In September 1943, Nazi paratroopers staged a daring commando raid that rescued Mussolini from the Apennine Mountain ski resort where he was being detained. Hitler installed Mussolini as the figurehead of the Social Republic of Italy (known informally as the Republic of Salo), a Nazi puppet state in German-occupied northern Italy.
By April 25, 1945, however, the Third Reich was quickly losing its grip on northern Italy. With his stronghold of Milan teetering on the precipice, Mussolini agreed to meet with a delegation of partisans at the palace of Milan’s Cardinal Alfredo Schuster. There, a furious Mussolini learned that, unbeknownst to him, the Nazis had begun negotiations for an unconditional surrender.
Mussolini stormed out of the palace and fled Milan with his 33-year-old mistress, Clara Petacci, in the 1939 Alfa Romeo sport car he had bought as a gift for his girlfriend.
The following day, the pair joined a convoy of fellow fascists and German soldiers heading north toward Lake Como and the border with Switzerland. Mussolini donned a German Luftwaffe helmet and overcoat, but the disguise did little to save him when partisans stopped the convoy at the lakeside town of Dongo ,on the north western shore of Lake Como.,on April 27. For 20 years, Mussolini had built a cult of personality with his image emblazoned on posters and newspapers. Now, the familiarity of his distinctive shaved head and granite jaw, even in disguise, did him in.
A group of local communist partisans led by Pier Luigi Bellini delle Stelle and Urbano Lazzaro attacked the convoy and forced it to halt.
The partisans recognised one Italian fascist leader in the convoy, but not Mussolini at this stage, and made the Germans hand over all the Italians in exchange for allowing the Germans to proceed. Eventually Mussolini was discovered slumped in one of the convoy vehicles. Lazzaro later said that
His face was like wax and his stare glassy, but somehow blind. I read utter exhaustion, but not fear … Mussolini seemed completely lacking in will, spiritually dead.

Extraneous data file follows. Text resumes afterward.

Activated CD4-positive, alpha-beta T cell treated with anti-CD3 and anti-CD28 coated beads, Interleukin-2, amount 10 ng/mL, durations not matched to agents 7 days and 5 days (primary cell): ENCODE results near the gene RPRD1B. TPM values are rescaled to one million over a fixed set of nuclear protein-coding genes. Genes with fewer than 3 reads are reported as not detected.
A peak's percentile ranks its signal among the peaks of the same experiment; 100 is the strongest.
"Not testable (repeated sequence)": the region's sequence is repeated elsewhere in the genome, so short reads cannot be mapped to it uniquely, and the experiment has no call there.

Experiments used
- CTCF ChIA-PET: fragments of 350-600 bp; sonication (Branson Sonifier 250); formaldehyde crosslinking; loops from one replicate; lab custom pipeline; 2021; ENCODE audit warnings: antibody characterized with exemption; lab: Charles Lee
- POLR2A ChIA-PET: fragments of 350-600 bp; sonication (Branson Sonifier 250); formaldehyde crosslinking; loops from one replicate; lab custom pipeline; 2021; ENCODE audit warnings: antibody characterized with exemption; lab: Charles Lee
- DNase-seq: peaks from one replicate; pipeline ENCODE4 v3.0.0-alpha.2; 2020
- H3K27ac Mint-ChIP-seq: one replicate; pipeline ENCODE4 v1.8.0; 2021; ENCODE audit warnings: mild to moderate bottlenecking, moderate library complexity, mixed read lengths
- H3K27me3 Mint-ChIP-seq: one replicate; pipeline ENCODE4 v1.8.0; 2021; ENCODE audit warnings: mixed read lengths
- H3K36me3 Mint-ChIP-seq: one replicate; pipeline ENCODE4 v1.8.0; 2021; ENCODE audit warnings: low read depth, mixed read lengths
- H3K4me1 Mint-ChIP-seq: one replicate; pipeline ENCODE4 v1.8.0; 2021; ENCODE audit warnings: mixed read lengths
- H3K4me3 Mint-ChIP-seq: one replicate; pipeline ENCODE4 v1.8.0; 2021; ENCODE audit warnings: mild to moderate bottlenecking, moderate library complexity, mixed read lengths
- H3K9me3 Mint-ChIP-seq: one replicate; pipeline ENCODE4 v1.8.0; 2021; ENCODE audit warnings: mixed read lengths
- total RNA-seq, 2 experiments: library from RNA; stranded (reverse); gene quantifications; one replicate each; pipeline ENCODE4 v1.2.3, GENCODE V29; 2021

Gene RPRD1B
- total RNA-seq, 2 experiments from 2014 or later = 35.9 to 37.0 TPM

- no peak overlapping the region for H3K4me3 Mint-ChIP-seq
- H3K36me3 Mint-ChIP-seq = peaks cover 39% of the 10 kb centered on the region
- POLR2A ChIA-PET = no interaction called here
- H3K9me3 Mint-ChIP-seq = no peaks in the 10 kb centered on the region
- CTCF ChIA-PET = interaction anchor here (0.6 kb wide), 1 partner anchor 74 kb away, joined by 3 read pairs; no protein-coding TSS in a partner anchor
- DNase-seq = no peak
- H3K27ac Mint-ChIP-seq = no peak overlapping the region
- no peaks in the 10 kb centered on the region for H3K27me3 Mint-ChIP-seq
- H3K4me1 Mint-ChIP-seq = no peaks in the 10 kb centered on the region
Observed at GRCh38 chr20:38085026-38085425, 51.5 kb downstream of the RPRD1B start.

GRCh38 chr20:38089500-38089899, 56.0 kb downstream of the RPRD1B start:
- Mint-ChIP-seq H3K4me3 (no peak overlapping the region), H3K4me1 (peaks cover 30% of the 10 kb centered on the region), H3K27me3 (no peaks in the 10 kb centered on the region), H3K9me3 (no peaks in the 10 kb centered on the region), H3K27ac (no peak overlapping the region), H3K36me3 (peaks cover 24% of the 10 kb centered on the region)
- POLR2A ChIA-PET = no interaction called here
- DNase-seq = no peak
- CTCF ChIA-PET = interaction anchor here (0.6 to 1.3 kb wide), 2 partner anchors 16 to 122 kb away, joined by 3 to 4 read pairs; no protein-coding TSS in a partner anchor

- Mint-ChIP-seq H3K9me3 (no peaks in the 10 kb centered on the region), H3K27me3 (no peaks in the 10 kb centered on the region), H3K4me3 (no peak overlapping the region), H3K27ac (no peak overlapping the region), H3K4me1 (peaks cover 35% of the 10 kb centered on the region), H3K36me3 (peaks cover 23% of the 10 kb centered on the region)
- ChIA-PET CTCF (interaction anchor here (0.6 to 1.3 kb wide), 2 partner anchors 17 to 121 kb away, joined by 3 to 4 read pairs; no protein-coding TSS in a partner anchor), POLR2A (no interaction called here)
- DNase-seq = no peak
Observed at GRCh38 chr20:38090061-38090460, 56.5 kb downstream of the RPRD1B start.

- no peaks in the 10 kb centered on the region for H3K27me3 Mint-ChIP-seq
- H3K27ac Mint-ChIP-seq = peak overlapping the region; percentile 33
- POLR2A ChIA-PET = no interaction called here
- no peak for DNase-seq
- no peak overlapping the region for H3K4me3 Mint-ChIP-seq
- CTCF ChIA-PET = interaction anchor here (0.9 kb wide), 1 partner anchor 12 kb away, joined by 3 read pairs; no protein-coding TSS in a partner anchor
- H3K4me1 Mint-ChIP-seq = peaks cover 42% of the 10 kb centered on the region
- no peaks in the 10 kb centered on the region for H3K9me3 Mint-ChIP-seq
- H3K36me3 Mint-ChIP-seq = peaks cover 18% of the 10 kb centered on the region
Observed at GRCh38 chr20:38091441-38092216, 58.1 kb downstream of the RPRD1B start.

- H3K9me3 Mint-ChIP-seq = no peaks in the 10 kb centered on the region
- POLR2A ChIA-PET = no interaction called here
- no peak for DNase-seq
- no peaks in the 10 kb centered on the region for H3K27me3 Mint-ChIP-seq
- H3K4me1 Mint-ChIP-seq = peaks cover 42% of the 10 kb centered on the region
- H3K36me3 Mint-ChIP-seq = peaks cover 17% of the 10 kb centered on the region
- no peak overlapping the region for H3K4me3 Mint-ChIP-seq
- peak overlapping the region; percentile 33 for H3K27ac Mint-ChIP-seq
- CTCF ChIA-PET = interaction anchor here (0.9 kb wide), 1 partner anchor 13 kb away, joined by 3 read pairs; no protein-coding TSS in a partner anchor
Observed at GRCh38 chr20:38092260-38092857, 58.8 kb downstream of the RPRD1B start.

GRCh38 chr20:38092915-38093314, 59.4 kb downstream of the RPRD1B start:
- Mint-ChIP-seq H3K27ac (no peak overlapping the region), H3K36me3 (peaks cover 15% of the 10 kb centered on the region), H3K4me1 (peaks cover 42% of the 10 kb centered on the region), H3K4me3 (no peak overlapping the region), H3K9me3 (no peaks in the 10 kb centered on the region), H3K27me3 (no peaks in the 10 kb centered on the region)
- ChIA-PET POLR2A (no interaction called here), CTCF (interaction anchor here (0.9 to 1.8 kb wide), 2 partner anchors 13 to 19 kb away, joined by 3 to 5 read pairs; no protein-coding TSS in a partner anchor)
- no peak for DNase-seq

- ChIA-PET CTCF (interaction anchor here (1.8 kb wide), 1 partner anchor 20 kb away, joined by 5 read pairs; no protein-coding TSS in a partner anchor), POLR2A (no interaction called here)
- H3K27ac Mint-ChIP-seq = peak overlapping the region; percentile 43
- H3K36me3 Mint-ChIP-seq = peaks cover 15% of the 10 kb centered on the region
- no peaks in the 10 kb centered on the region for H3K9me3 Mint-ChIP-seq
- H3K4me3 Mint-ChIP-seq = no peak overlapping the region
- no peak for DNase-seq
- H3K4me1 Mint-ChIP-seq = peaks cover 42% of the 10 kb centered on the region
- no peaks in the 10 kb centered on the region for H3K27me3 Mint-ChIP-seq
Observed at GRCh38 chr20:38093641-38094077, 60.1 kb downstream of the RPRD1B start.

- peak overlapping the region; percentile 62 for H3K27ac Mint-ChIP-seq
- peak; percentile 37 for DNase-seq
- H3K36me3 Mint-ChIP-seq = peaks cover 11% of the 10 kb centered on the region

The partisans arrested Mussolini and took him to Dongo, where he spent part of the night in the local barracks.In all, over fifty fascist leaders and their families were found in the convoy and arrested by the partisans. Aside from Mussolini and Petacci, sixteen of the most prominent of them would be summarily shot in Dongo the following day and a further ten would be killed over two successive nights.
Fighting was still going on in the area around Dongo. Fearing that Mussolini and Petacci might be rescued by fascist supporters, the partisans drove them, in the middle of the night, to a nearby farm of a peasant family named de Maria; they believed this would be a safe place to hold them. Mussolini and Petacci spent the rest of the night and most of the following day there.
On the evening of Mussolini’s capture, Sandro Pertini, the Socialist partisan leader in northern Italy, announced on Radio Milano:
“The head of this association of delinquents, Mussolini, while yellow with rancour and fear and trying to cross the Swiss frontier, has been arrested. He must be handed over to a tribunal of the people so it can judge him quickly. We want this, even though we think an execution platoon is too much of an honour for this man. He would deserve to be killed like a mangy dog.”
Mussolini and Claretta Petacci were executed the following day.